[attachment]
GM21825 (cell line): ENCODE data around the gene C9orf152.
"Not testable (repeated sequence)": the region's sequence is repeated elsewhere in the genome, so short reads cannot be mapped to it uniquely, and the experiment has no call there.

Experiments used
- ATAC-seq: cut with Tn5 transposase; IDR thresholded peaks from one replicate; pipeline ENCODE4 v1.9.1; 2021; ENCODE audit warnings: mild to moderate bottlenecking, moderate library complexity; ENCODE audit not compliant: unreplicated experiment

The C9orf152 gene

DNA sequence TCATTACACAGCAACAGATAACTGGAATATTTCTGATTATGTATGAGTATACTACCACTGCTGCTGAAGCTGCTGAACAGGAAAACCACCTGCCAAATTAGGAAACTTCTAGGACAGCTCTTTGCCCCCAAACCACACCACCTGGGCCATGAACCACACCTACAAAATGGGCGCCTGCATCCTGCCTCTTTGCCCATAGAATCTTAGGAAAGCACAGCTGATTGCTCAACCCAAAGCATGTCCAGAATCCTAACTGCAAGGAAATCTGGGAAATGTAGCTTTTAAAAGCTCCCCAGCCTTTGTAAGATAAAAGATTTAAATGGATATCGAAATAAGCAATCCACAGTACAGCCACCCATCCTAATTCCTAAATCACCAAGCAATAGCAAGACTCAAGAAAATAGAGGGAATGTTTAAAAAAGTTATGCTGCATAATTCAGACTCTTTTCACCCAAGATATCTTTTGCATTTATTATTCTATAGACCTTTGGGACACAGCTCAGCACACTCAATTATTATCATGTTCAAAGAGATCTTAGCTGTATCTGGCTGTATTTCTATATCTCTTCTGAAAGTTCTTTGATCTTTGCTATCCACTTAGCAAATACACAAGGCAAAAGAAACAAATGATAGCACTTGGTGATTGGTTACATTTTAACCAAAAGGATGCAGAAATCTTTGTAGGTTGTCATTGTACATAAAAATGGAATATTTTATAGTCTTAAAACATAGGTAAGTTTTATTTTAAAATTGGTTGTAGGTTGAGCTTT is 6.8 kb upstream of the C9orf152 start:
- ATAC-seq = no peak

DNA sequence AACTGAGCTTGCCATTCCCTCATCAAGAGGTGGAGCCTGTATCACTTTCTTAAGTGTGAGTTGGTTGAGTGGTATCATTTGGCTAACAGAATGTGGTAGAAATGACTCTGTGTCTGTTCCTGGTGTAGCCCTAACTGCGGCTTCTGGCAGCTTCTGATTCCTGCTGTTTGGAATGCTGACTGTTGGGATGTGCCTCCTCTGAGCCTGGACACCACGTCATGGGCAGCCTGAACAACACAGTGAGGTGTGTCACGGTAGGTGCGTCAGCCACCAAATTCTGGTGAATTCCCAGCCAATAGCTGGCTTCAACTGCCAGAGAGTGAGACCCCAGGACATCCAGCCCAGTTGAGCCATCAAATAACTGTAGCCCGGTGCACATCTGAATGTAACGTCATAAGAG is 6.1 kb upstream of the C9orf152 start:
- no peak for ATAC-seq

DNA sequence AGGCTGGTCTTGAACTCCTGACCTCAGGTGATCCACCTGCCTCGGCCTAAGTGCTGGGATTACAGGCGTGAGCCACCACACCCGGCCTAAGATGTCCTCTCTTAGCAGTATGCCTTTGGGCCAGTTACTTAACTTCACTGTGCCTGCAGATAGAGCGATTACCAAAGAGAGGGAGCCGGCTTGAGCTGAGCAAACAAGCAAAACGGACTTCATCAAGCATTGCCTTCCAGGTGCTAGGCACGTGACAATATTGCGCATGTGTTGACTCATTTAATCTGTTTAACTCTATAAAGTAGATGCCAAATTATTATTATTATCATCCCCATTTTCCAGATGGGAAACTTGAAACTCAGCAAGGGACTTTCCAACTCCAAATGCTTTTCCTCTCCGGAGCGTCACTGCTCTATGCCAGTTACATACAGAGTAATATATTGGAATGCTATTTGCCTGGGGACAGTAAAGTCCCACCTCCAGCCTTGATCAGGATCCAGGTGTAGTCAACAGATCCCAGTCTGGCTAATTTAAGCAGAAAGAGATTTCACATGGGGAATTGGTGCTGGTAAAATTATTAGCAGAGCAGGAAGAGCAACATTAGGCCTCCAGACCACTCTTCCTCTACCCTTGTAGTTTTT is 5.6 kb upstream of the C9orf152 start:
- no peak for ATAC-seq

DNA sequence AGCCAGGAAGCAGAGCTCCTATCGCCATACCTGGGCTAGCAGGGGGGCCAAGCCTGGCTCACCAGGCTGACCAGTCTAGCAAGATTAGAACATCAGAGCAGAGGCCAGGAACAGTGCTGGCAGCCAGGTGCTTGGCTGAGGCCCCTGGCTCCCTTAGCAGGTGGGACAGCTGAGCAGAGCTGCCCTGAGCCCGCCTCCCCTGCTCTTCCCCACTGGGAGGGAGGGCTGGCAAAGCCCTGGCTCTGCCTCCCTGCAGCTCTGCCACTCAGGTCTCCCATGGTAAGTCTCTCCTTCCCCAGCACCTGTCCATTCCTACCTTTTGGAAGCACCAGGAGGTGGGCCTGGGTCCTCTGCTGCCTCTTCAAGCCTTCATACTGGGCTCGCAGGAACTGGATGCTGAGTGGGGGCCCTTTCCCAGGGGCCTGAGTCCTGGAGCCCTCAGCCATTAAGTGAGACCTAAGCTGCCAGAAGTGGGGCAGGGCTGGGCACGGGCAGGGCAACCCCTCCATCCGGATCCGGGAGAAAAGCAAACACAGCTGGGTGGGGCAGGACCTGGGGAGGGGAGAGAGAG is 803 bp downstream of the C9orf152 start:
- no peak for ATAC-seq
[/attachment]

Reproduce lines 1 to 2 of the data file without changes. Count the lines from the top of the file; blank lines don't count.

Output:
GM21825 (cell line): ENCODE data around the gene C9orf152.
"Not testable (repeated sequence)": the region's sequence is repeated elsewhere in the genome, so short reads cannot be mapped to it uniquely, and the experiment has no call there.